Situated east of the Mount Rose Wilderness, the Steamboat Hills rise to the south of Reno, Nevada. Easily accessible, it takes less than an hour to reach the twin summits of these hills. The north summit and south summit sit along a ½ mile long ridge, and offer spectacular views of the surrounding mountain ranges, including the Virginia Range, the Pah Rah Range, and the Pine Nut Mountains to the east, with the Sierra Nevada to the west. More specifically, there are great views of Freel Peak 10,881’, Snow Valley Peak 9,214’, and Mount Rose 10776’ and other peaks in the Mount Rose Wilderness. Outside of these mountain ranges, one can see Tule Peak 8723’ to the north (which is west of Pyramid Lake). Peavine Peak 8266’ stands out prominently to the northwest.
The Steamboat Hills rise independently of all these mountain ranges, which is why the views are so all encompassing.
The Steamboat Hills are so named because they are home to one of the largest thermal anomalies in Nevada. Steam vents out of several areas on the east side of the hills. A series of geothermal power plants on the eastern slope of the hills produce an average of 85 MW for Northern Nevada communities. Ironically, however, the top of these hills generally retain far more snow than even the higher mountains to the east in the Virginia Range. That is because despite the presence of this massive thermal anomaly, hot ground does not extend to the west side of the hills, where the main hiking route resides, and this area is closer to the Sierra Nevada, and gets more of its weather.
Access to the Steamboat Hills is from the edge of a residential area where a dirt parking area enters public land. A jeep road heads to the base of the summit ridge.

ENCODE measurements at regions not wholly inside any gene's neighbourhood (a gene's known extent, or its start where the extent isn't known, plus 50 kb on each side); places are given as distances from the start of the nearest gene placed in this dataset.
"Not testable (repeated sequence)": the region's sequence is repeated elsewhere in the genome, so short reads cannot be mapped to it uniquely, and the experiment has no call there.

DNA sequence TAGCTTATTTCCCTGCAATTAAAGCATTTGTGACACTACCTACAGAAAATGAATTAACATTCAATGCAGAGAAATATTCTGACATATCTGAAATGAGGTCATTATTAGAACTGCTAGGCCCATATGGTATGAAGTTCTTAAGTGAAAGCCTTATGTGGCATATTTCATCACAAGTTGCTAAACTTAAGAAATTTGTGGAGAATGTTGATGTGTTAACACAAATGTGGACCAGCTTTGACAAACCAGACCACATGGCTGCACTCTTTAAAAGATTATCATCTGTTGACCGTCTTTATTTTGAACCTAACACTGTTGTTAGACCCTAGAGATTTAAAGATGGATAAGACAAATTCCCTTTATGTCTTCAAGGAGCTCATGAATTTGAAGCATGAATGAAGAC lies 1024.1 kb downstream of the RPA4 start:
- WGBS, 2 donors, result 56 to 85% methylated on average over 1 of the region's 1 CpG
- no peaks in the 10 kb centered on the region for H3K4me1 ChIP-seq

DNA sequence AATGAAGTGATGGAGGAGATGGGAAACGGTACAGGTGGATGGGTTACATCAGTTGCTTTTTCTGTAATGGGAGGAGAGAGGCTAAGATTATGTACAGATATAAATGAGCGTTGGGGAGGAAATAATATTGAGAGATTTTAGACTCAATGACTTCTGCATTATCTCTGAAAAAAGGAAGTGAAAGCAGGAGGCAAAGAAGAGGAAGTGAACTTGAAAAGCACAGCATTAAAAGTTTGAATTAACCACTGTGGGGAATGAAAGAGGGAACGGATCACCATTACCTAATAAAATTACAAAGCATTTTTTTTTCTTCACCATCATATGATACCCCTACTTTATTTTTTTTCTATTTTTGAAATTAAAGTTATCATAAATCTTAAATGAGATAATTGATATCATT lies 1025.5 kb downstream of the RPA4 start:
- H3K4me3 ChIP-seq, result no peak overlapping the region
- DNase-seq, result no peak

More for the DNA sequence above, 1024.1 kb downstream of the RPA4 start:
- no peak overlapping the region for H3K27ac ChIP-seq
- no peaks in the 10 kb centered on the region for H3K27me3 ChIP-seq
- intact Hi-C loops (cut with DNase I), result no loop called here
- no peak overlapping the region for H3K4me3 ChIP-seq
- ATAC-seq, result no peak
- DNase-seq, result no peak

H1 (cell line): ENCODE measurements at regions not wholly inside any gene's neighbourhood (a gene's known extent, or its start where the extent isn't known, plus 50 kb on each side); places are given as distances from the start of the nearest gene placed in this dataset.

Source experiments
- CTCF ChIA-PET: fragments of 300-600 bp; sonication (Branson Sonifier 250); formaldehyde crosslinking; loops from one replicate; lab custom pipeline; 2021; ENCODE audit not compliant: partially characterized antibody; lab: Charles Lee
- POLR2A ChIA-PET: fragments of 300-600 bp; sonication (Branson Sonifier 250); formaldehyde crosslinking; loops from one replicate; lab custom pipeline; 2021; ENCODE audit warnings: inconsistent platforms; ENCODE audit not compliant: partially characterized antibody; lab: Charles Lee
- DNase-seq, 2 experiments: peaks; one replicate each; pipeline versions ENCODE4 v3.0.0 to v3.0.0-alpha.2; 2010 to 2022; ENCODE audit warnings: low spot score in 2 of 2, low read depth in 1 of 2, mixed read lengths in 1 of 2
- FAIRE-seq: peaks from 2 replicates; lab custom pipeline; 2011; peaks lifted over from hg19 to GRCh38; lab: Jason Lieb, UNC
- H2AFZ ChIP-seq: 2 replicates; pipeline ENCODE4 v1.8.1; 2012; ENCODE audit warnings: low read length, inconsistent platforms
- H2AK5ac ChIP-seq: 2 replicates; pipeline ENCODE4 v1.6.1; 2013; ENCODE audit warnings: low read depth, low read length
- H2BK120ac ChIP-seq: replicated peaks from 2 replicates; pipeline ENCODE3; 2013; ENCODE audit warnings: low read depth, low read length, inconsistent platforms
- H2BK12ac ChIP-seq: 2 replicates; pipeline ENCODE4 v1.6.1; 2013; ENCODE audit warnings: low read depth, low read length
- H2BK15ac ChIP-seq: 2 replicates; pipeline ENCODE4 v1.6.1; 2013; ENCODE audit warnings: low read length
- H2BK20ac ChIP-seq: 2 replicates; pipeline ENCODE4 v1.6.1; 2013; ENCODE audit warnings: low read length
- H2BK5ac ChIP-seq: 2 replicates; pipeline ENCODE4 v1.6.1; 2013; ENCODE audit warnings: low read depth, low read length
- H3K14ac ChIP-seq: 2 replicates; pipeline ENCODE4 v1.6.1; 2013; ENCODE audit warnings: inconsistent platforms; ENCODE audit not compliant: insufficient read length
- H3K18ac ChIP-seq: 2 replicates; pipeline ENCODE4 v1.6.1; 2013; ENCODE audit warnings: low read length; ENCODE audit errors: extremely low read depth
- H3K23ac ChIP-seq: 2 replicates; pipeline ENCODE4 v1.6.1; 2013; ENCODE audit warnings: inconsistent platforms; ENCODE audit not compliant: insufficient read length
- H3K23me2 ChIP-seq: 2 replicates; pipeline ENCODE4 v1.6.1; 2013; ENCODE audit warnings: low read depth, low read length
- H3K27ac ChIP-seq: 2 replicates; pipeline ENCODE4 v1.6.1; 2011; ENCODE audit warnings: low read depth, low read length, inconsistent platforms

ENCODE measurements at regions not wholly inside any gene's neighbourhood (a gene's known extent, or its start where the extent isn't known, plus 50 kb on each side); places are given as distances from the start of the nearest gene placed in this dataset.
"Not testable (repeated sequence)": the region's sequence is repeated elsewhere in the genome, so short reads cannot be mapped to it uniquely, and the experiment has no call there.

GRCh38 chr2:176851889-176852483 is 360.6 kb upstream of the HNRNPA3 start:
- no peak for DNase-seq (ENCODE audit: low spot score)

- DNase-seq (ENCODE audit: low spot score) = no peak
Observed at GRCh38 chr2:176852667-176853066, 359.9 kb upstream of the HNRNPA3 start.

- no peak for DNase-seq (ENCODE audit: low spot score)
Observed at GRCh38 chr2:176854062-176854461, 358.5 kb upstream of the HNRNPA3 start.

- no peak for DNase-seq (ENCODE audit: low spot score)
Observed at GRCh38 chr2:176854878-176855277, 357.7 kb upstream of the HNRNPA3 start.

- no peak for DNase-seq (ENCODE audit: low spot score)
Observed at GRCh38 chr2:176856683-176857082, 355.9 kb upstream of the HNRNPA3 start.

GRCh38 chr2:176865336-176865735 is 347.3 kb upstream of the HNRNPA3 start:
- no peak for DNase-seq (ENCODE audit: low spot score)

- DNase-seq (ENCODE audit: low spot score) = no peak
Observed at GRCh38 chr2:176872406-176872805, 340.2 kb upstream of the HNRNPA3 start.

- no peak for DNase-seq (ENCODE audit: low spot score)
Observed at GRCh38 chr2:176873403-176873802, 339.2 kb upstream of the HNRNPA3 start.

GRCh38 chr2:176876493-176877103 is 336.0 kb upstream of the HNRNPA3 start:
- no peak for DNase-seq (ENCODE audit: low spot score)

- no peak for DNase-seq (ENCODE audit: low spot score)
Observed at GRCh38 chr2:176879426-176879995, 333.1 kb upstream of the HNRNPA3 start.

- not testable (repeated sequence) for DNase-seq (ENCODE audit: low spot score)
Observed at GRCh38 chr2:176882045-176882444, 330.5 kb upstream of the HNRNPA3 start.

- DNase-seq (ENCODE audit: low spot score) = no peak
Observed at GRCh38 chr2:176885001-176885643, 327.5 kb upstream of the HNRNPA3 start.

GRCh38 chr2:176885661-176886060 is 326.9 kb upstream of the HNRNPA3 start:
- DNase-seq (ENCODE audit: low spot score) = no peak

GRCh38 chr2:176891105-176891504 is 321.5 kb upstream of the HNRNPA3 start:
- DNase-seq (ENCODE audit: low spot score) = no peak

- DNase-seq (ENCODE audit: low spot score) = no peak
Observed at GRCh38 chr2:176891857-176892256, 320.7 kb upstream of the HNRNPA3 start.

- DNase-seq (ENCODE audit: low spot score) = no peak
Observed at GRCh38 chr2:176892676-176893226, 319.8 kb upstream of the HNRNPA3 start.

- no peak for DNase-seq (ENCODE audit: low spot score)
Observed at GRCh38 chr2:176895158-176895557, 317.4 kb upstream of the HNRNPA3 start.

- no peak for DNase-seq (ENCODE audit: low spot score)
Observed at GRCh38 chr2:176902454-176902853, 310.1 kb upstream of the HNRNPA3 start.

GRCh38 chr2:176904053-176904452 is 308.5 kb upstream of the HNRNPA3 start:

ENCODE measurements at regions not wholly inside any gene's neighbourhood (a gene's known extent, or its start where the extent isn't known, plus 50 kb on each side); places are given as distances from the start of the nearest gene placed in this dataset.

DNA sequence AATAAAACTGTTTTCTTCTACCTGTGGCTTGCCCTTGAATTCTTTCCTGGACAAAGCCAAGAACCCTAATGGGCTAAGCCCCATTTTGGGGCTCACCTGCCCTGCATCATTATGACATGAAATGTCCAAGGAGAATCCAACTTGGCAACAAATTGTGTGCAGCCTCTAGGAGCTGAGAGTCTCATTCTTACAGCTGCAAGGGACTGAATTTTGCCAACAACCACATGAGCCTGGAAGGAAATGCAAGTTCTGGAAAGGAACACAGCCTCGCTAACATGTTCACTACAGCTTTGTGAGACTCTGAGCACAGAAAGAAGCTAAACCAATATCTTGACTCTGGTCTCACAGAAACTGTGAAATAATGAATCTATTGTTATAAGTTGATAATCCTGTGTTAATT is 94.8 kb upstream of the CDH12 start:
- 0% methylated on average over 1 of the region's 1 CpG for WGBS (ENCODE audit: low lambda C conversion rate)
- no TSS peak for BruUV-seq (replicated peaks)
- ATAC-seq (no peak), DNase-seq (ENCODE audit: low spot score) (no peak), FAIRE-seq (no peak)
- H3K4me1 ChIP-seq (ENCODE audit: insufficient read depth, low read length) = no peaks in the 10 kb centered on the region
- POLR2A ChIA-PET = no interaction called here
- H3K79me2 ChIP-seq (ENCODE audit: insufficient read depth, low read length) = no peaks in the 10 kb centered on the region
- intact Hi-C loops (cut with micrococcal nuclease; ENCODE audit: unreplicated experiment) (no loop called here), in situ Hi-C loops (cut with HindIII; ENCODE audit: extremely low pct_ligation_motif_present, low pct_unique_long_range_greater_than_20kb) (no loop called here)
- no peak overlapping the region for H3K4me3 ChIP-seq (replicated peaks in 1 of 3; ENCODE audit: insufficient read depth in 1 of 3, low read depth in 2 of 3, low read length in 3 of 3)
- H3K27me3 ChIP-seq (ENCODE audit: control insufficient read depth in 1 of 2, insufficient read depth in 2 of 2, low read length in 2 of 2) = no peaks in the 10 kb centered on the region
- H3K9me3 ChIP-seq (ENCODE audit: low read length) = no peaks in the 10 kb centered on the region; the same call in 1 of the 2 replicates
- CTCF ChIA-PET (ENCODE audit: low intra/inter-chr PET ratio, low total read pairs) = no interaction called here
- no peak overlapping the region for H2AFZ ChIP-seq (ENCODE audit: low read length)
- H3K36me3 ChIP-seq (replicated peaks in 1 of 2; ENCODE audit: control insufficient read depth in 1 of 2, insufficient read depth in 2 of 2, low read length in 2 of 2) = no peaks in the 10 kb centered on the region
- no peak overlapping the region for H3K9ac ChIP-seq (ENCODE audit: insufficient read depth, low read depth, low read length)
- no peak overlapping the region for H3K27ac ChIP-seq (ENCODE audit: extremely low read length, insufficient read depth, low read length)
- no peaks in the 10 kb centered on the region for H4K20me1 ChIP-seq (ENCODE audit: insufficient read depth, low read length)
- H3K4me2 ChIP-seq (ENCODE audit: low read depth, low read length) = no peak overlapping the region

The Steamboat Hills are best hiked in late fall, winter, and early spring. As mentioned above, there can be plenty of snow, so try to avoid hiking after a big snowstorm. During the summer, rattlesnakes may be present on the rocky areas and mud can be a problem during late spring. It is advisable to hike only after the noon hour. The reason is because the sun shines on the brown hills providing better views and better visibility.
Getting ThereTo get to the trailhead, take 395 South to the Mount Rose Highway (Rt. 431). Head west towards the Sierra Nevada, Lake Tahoe, and the ski slopes. Follow the road for 3 ½ miles until you see a sign that shows Fawn Lane on the left. There is no stoplight.
Take a left on Fawn Lane and follow for a mile to the end where there is dirt road and enough space to park.
Once parked, follow the jeep road as it climbs uphill. The road continues to gain elevation until it starts a descent at the north end of the summit ridge. From here, it is a ¼ mile walk up the final 300’ to the north summit. The north summit is the true summit at 6178’. However, the south summit (1/4 mile away) has slightly different views, and is worth checking out. It is only about 1’ lower than the north summit.
Both summits can be reached by hiking about 3 miles round trip and gaining a little over 750’ on the way up.